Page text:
5. shiggy

    The Compass Swithback Hill 650Bx48 has been available since last summer. Great tire. The Extralight version is just 400g, and tubeless compatible.

    I designed and built a steel frameset around this tire. LOTS of clearance with (aluminum) fenders, a proper 48mm chainline for the 135mm hub with 44/30 rings. Can even fit a 26x57mm tire in the fork with room to spare using a Nova cyclocross crown.

    WTB does have a list of compatible frames for their tire, and it includes at least one that was designed for the Compass 48mm tire.

  6. Shugg McGraw

    Agree that “doper” had become desensitized but disagree that “cheater” is any better as that will become desensitized in turn. What needs to be done is for any reference to a convicted doper to be prefaced by a less common descriptor. For example: “Dope fiend Alberto Contador will be racing Paris Nice. National Spanish disgrace Contador said that he was looking forward to taking part in the Race to the Sun. The convicted drugs fraudster added that he was hoping to win the title.” You get the idea.

  7. mechaNICK

    As someone who who’s worked in the bike shops for some time now, whose significant other works in the food industry, tipping gives me an interesting headache. In the realm of fine dining and higher-end casual food, tipping is starting to disappear. Do we want to emulate what the restaurant industry already understands is bad policy? Tipping in the restaurant industry has perpetuated low wages, which is offset for waitstaff (usually) by tips, but doesn’t necessarily allow the kitchen staff to be compensated adequately. In worse cases it allows for bad management, knowing that under-performing employees won’t be financially compensated much by the business, falsely justifying sloppy hiring and staff training. This ultimately results in disappointing customer experiences – something that many consumers have experienced in the bike industry.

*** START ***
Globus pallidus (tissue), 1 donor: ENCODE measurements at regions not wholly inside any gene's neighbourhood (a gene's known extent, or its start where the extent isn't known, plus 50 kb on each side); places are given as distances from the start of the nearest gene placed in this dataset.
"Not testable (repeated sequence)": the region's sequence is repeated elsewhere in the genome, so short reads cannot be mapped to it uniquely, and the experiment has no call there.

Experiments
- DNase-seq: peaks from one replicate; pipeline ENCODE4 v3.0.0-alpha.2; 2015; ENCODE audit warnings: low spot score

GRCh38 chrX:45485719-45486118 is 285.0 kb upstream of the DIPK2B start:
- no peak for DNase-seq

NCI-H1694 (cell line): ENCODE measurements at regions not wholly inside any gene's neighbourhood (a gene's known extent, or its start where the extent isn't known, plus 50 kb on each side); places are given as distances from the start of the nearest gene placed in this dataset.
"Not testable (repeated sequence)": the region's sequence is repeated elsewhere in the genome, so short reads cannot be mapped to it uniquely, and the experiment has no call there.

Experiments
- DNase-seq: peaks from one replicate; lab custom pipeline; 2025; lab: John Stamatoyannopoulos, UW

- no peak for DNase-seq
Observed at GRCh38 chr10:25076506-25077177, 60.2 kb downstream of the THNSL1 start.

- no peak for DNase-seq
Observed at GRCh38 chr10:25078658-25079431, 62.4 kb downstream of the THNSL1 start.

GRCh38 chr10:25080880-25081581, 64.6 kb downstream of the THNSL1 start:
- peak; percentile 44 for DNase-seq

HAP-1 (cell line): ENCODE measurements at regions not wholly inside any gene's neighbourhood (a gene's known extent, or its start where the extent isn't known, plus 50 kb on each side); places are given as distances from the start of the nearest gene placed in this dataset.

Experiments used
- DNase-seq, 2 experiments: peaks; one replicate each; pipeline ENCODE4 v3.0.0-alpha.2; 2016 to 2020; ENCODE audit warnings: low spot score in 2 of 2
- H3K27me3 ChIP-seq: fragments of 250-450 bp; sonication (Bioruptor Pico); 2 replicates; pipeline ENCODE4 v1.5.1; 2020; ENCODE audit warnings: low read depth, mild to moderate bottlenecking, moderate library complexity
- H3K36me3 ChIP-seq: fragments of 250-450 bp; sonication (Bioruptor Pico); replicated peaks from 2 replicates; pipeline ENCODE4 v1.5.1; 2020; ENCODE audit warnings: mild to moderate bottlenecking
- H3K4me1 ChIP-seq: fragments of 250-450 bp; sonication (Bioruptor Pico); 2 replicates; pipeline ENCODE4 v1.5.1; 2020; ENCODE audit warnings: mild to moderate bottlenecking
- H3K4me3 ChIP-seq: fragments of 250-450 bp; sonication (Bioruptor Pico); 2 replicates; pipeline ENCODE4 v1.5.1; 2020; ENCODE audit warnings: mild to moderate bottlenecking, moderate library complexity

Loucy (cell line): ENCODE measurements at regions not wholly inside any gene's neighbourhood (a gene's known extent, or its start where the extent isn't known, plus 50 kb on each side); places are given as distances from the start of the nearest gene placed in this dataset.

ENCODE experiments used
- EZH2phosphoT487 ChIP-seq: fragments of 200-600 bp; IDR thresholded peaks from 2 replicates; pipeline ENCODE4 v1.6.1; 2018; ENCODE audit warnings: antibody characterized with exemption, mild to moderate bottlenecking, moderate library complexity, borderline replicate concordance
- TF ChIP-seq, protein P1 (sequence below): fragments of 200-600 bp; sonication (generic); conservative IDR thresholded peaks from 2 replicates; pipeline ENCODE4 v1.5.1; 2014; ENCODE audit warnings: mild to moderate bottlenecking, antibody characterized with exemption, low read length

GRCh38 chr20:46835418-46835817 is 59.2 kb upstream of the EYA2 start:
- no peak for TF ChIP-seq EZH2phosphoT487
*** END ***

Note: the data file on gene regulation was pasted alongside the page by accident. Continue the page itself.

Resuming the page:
As bike shop owners and managers, we struggle with the same challenges that restaurants have to consider when trying to give adequate compensation without tips. In order to pay our employees more, we need to do at least one of three things: cut fixed costs, increase efficiency, or increase average margins. Cutting fixed costs can mean a whole lot of things (that we’ve probably considered) but at a certain point the shop moves to such an undesirable neighborhood that it negatively impacts customers’ desire to visit. Increasing efficiency is great if you can retain employees, but if we’re struggling to pay more than $22k/yr that can be more easily said than done. Increasing the margin may be the easiest to implement, but in this age of internet/on-demand shopping we don’t want to be perceived as price-gouging on product. Raising the margin on labor is difficult to do without colluding with other shops in the area, but in general shop labor isn’t usually where shops are bleeding margin.